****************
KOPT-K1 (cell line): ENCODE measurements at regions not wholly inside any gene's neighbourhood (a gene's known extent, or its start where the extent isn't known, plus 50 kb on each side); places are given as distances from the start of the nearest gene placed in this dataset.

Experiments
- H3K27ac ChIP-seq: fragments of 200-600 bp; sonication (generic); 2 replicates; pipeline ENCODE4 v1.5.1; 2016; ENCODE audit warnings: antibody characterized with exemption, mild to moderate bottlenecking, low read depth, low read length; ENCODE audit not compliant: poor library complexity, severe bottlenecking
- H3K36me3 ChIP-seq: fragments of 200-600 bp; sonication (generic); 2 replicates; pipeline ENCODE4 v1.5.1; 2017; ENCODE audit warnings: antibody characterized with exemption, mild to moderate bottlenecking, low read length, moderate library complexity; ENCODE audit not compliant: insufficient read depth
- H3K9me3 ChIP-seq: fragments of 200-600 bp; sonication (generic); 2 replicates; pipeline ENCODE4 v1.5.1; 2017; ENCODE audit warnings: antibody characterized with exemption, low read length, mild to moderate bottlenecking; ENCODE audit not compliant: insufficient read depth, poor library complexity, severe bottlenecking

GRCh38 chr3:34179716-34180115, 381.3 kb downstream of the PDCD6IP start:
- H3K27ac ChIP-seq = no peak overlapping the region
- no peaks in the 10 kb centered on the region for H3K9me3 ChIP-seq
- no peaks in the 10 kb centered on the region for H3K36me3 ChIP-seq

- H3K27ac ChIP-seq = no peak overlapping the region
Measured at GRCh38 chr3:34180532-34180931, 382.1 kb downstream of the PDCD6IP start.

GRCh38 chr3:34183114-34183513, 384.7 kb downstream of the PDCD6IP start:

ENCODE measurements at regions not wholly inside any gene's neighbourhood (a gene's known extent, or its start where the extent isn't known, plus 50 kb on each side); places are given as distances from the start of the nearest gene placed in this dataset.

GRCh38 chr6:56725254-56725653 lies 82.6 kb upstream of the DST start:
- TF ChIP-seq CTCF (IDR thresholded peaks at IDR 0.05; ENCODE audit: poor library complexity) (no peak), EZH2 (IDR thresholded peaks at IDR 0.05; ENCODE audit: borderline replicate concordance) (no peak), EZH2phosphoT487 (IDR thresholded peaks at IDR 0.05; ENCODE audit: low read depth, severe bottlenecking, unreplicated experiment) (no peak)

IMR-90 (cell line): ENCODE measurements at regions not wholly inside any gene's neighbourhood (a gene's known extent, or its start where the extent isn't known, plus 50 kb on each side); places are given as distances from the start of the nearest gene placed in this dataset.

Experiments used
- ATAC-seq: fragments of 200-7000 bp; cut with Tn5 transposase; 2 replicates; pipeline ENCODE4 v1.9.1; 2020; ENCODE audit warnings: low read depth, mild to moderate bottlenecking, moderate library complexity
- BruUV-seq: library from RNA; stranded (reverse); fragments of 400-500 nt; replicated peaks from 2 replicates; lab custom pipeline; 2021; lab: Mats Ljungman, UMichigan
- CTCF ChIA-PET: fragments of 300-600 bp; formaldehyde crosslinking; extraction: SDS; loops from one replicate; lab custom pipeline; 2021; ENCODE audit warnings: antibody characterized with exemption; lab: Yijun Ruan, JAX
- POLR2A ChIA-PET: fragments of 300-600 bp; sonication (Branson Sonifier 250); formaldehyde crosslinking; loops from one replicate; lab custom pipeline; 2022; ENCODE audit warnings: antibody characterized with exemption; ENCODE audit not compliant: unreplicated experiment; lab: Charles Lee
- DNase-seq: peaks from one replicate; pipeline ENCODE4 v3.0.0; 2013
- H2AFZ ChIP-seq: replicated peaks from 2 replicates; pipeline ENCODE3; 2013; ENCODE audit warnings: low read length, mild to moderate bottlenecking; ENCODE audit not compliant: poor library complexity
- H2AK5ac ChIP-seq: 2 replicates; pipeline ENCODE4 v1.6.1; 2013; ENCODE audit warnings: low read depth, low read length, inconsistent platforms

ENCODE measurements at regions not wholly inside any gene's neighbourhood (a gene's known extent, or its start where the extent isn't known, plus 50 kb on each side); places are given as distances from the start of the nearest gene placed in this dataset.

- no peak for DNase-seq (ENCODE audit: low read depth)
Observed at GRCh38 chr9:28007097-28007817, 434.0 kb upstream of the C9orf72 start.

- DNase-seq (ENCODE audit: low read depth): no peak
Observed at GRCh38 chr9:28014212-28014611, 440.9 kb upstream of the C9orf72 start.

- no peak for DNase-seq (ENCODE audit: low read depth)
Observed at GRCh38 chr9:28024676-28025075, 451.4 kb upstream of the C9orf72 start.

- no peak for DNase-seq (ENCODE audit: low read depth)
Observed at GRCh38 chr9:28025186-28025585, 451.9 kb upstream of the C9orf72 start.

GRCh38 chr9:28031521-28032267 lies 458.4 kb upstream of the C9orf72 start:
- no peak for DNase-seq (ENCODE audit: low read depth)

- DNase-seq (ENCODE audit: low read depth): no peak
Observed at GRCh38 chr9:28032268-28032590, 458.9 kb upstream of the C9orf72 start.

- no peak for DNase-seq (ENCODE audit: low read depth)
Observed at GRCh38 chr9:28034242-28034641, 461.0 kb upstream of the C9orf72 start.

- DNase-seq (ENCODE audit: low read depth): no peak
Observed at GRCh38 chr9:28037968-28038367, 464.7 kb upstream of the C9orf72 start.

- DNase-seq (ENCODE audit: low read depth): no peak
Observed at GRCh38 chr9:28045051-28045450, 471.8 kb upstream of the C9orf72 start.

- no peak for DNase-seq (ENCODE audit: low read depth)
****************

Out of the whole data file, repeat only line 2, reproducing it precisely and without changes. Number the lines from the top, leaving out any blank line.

Experiments